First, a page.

Thought Contagions - The Threat of an Over-connected World
Holiday jingles are advertising the latest tools and gadgets promising light-speed access to the digital world. The season offers businesses a chance to garner consumer dollars, a much needed shot of capital in a struggling economy. While our loved ones hope to unwrap technological wonders – and the private sector hopes to sell them – there is a larger question about the impact digital tools have on our society and economy. For as many benefits as the Internet brings, some caution it also poses significant risks.
Bill Davidow, the author of Overconnected: The Promise and Threat of the Internet, thinks our digital connections are accelerating group beliefs that threaten to destabilize political and business environments. In a recent article, Davidow argued that thought contagions – “ideas that spread through groups of people and become the basis for action or belief” – often benefit most the people who introduce them, such as a stock trader who incites panic to capitalize on a trade or a politician whose message is embraced by the voting public. As Davidow put it, “The things people believe really do have consequences.”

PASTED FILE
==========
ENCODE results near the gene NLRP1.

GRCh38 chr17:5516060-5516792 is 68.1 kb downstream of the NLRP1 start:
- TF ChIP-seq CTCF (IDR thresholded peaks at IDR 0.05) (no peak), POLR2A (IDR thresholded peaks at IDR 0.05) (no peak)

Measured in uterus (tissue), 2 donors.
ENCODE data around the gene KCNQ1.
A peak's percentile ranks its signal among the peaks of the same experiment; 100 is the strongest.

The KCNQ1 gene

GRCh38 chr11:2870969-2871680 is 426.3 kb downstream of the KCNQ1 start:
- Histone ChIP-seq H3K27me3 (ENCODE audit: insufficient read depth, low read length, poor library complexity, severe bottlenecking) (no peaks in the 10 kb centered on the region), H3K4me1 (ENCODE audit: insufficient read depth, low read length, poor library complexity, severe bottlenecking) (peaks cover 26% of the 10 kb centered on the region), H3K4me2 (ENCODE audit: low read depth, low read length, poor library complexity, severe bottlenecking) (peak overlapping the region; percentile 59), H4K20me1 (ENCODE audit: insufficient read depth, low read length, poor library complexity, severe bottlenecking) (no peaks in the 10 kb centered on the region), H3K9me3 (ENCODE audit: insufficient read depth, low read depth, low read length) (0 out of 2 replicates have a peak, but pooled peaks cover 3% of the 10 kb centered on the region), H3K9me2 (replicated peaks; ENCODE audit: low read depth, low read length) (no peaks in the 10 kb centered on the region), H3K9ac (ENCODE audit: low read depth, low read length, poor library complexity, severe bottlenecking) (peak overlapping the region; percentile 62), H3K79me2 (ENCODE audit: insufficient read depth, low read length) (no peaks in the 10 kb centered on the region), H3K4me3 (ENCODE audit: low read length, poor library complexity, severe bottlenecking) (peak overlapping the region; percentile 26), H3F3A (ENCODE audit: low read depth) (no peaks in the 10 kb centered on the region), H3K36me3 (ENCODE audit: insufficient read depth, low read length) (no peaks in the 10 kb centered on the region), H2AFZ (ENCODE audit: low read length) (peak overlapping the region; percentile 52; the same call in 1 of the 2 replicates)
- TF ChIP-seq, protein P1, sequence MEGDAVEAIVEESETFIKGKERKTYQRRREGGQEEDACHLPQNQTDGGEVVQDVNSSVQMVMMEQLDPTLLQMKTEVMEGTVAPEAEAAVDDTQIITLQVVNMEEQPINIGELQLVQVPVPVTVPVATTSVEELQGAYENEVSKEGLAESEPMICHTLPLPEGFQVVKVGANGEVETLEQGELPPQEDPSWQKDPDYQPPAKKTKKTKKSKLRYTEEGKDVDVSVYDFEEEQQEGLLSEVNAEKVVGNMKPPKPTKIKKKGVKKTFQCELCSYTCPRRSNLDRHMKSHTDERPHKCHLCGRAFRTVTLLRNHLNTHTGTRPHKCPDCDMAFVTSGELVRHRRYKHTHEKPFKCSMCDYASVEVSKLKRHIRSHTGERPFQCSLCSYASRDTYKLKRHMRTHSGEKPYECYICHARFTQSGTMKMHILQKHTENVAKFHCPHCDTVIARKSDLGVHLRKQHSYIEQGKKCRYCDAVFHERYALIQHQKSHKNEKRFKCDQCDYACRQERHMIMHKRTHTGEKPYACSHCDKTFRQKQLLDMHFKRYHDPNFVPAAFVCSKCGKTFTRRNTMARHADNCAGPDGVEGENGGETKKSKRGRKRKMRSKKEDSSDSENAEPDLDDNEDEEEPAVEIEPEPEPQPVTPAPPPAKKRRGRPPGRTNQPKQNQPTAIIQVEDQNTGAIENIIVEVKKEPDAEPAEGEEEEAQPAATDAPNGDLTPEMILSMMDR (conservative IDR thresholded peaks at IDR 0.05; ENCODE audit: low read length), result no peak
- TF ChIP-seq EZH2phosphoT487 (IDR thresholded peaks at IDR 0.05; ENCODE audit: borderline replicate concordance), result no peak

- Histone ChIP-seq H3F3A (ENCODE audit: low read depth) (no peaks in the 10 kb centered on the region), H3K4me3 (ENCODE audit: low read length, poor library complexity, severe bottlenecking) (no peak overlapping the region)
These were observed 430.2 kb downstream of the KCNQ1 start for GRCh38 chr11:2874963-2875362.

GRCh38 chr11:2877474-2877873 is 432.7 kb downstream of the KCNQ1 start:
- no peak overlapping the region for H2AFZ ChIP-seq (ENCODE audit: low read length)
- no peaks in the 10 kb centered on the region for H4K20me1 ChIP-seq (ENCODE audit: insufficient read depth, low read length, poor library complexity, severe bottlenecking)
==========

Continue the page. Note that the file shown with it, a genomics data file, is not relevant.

An individual belief – such as “housing prices will always go up” – is hardly threatening. When a group of people share that belief, however, it has a real impact. If a large group believes housing pricings will rise, they will indeed go up…until they don’t. Then the belief crumbles and the bubble bursts. That is the threat. While “bubbles” or “trends” are an inherent part of the free market system, the Internet can magnify the ramifications from contagions. “The Internet is a cruel accelerator of both thought and economic contagions,” Davidow wrote. “Just as global air travel made biological contagions more of a worldwide threat, in an Internet-driven, overconnected world there will be many more thought contagions, with far more widespread consequences.”
One challenge is that thought contagions can drive believers into firm positions, making it difficult for them to find rational solutions and compromise (something we see played out in Washington’s heated political environment far too often), and in the financial world, as Davidow noted, contagions could spread fear, uncertainty and doubt.
There is little chance our digital interaction will slow any time soon (if ever), which means Davidow’s worries could come to fruition. Yet another example of how the Internet is changing the business and political landscape.